The Guardian's Scores

For 3,765 reviews, this publication has graded:
  • 43% higher than the average critic
  • 4% same as the average critic
  • 53% lower than the average critic
On average, this publication grades 0.7 points lower than other critics. (0-100 point scale)
Average Movie review score: 64
Highest review score: 100 Invasion of the Body Snatchers
Lowest review score: 20 Bad Samaritan
Score distribution:
3765 movie reviews
  1. It all goes off the rails in the worst way in the chaotic final act, as Schlesinger invents a farcical, and increasingly ludicrous, way to wrap things up, the truth of what happened proving far too pedestrian for the framework she’s created.
  2. This film isn’t really sure where it’s taking us and how, or if, it wants to surprise us, and the key scene with Klaudiusz doesn’t work.
  3. Ciorniciuc and his co-writer Lina Vdovîi, in allowing events to unfold slowly in front of the camera, have created a beautifully measured portrait of an amazingly resonant topic.
  4. Given the inherent lack of drama in the kind of unbreakable faith on display here, anyone wishing to tell the story needs to work much harder than this laboured treatment to wring any nuance, conflict or indeed true sublimity from it.
  5. It is opaque, sometimes eccentrically comic, but intriguing.
  6. This underdog, coming-of-age sports movie has a big heart but lacks the competency to execute its aspirational premise.
  7. Like the drilling operation, this was a script in sore need of a clean-up operation.
  8. A lairy, likable film.
  9. The family dysfunction stuff is sensitively handled with some originality.
  10. It all feels very dated and artless, like someone’s grandpa wrote the script 50 years ago and it was found in a drawer, then financed and made with a not inconsiderable budget for extras, vintage tanks and lots of old uniforms.
  11. It’s string-pulling Pixar formula but done with just about enough effectiveness to work (do their films ever truly fail?). It doesn’t have that emotional kicker of an ending we might expect and hope for, it’s far too slight to evoke an ugly cry, but it’s breezily watchable, low stakes stuff, handsomely animated (on dry land, in water less so) and, like Disney’s spring adventure Raya and the Last Dragon, refreshingly free of romantic diversion, prioritising friendship and self-discovery over getting the boy, girl or sea monster.
  12. Hart comports himself with a more dialed-back version of the jittery everyman affability he’s developed over decades in the comedy circuit, a schtick that reads as just that – a pose, a well-honed affectation. There is an immense and documentable falseness at the core of his performance that drags down the salvageable movie all around it, far from the redemption arc clincher his handlers may have had in mind.
  13. In a flawed yet fierce return to form, Ben Wheatley has crafted a phantasmagoric treat with In the Earth, an ambitious, atmospheric little woodland horror.
  14. It is an intriguing and empathic study, which could help all of us to understand.
  15. To begin, there are a couple of genuinely repulsive horror moments, but things get silly very quickly.
  16. The keynotes are anger, confusion and despair, and to some degree the film could have been opaque or contrived but its malaise ultimately finds expression in a truly horrible #MeToo moment, one of the most brutally plausible and unsettling I have seen in any film recently.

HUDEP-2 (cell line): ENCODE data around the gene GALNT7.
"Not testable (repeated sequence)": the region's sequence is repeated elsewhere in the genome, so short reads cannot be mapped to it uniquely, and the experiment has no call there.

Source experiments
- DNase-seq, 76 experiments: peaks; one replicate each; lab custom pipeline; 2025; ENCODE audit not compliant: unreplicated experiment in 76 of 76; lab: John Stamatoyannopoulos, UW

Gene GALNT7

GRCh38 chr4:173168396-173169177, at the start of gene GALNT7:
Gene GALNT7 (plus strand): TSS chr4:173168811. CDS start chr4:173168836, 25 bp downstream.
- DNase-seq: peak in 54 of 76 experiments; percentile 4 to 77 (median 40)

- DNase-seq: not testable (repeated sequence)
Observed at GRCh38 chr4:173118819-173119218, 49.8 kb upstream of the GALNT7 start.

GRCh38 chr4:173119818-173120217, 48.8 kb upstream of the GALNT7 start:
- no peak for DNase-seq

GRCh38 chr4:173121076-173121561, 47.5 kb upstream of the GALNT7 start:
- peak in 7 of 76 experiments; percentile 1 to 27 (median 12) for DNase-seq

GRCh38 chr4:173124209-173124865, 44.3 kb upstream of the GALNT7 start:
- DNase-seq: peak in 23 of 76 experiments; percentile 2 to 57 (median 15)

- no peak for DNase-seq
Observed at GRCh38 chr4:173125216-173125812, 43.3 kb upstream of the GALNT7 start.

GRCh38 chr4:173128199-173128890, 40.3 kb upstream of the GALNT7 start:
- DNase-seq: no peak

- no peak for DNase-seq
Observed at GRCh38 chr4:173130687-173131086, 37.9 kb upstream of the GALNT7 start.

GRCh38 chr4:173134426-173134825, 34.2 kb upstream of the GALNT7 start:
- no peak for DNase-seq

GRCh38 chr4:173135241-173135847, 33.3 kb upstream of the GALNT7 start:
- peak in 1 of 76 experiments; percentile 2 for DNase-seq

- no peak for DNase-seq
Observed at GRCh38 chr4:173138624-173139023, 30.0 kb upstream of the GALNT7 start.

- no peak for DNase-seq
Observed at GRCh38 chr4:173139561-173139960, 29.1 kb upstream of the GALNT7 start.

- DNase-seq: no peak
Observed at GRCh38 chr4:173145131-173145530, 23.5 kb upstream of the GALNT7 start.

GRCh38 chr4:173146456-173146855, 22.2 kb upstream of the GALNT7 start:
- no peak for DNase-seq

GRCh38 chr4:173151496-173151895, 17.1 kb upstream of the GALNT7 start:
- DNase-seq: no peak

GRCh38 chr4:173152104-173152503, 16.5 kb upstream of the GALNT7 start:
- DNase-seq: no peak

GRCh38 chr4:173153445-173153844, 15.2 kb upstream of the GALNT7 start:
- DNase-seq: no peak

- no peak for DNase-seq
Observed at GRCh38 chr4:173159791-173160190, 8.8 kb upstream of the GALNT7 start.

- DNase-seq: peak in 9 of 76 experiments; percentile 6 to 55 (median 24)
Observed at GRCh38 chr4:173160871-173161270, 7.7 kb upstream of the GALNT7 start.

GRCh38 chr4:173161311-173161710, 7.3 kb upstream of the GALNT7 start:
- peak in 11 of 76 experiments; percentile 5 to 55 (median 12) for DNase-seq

17. This is engaging, intelligent film-making and Navas’s performers relax into the space that she creates for them.
  18. It’s watchable, but don’t expect your mind to be blown – more gently prodded.
  19. The directing is serviceable, but some rote imagery – especially the ominous crow of death – also likes to hit us over the head. Reddick should have concentrated on giving the characters that kind of treatment.
  20. The deft camerawork showcases a dynamic Ethiopia – from tiny villages to the gritty underbelly of bustling Addis Ababa – and, let’s face it, everyone loves a good training montage.
  21. Director-producer team David Bickerstaff and Phil Grabsky are past masters at putting this kind of film together, and Sunflowers has the usual mix of smoothly impressive visuals and authoritatively informed comment.
  22. It’s a shame that, for all of its unnerving tonal registers, not to mention a gorgeous score, Agony winds up with a painfully predictable ending.
  23. There’s nothing quite so naff and depressing as a British comedy misfire, and Me, Myself and Di is the real deal: a miserably unfunny romcom about Bolton’s answer to Bridget Jones.
  24. This is a documentary about Australian motor sports legend Jack Brabham that aims to finesse the usual greatest-hits highlights by including some darker material: family strife, on-track bad behaviour, behind-the-scenes fallouts.
  25. Not just a valuable crash course in digital-age hermeneutics, this is a gauntlet thrown down to film-makers with an old-fashioned belief in the truth.
  26. Edge of the World fails to do justice to this fascinating and deeply complex chapter in British colonial history.
  27. There are some almost-laughs here and there, but please tell me that we aren’t in for The Hitman’s Mother-In-Law’s Agent’s Bodyguard in 2023.
  28. It’s a dry and somewhat lifeless tableau.
  29. It’s the worst kind of soulless committee-made product, lazy and risk-free, that need never and will never be thought of again. Infinite? Not even close.
  30. Despite a few modish touches, this feels fundamentally very old-school, and not necessarily in a good way, right down to the repeated shots of people running away from fireballs in the background.

Top Trailers